Ravenna High School's football stadium is now the home of local corporate sponsors, who helped cover the payment of upgrades at the athletic complex that featured the installation of new blue football turf. The Ravens will host their first game on that field on Friday.
On the south end of the stadium, though, you will find the name of Harry Gilcrest, whom the field is named after.
Gilcrest did not, nor did his family, pay any money for his name to appear at the field. Instead, it was the school district's decision to honor Gilcrest in a dedication that took place in 1971, and was led by former Superintendent Jim Coll, that renamed the old Ravenna football field on North Walnut Street in honor of the influential coach and teacher.
When Ravenna's new football stadium on North Chestnut Street was completed for the 1999 season, it was determined the field would be called "Coaches Field." That name stuck until 2002, when then-Superintendent Tim Calfee played a tape recording from the 1971 dedication at a school board meeting that clearly stated that all future Ravenna football stadiums should be called Gilcrest Field. The meeting eventually ended with a 4-1 vote by board members to change the name back to Gilcrest Field.
Only one member objected, Debbie Davison, who only did so because her vote was to name the entire stadium after Gilcrest -- not just the field.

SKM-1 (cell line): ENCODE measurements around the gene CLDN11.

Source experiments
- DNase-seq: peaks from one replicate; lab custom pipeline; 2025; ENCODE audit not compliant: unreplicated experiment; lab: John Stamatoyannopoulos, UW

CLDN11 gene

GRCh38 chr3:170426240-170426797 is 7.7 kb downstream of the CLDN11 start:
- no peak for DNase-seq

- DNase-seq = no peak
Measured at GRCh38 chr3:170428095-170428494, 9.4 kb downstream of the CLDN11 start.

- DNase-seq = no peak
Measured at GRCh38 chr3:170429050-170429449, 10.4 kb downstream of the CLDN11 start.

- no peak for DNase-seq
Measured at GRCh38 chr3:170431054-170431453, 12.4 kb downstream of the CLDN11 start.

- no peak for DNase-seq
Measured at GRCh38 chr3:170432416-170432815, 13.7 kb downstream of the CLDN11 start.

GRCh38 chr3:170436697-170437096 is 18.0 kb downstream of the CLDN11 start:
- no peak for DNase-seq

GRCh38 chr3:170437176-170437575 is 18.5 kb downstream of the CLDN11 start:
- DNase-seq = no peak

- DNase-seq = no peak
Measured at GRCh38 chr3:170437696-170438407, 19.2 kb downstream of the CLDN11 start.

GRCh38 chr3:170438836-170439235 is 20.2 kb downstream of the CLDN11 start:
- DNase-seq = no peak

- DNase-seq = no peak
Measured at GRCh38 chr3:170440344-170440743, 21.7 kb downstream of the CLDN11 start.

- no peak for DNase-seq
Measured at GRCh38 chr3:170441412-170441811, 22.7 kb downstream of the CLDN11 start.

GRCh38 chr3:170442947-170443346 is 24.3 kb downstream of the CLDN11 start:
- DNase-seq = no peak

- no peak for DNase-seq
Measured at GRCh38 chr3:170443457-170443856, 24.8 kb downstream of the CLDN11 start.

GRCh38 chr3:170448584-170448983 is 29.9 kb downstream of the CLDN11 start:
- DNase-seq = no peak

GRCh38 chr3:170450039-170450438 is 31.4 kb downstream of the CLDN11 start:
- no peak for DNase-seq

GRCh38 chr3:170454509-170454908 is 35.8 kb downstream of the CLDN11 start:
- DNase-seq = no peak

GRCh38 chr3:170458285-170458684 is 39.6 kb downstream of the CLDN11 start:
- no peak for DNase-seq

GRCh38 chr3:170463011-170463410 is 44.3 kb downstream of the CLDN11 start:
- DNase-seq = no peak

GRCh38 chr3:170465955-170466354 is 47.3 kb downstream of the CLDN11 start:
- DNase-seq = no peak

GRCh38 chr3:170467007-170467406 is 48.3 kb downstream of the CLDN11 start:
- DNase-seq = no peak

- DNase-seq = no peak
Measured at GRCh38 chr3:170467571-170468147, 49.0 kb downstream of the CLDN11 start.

WHO WAS HARRY GILCREST?
Gilcrest was born in 1911 in Kent, where he was raised on his family's celery farm. He graduated from Kent Roosevelt High School in 1930 and Kent State University in 1936, when he was voted as The Most Popular Man in the Chestnut Burr.
The better question in regards to Gilcrest, though, or at least the one that would lead to a more succinct answer, is who wasn't Harry Gilcrest?
Gilcrest, who died in 1997, was a championship-level coach that led the program through the 1940's, 50's and 60's.
Gilcrest also coached at Aurora for five years, but made his name with the Ravens, who he lead to multiple titles, including back-to-back Metro League crowns in 1964 and 1965. The '64 team went unbeaten for the season. In total, he coached for 35 years and his innovation, which featured the introduction of the single-wing offense at a time no other team was running it, is marked by the fact that the current Ravenna offense still has a group of his plays in their playbook.
Gilcrest was a first-class musician that formed his own band, Gil Crest and The Orchestra. They had the ability to delight audiences, with Gilcrest leading the way with his merry trumpet performances. It was through music that he met his wife, Thelma, during a performance in Conneaut in the 1930's. He turned down a recording contract with RCA, one that was eventually accepted by Duke Ellington, because Gilcrest didn't want to leave his family to accommodate the touring responsibilities a music career would bring.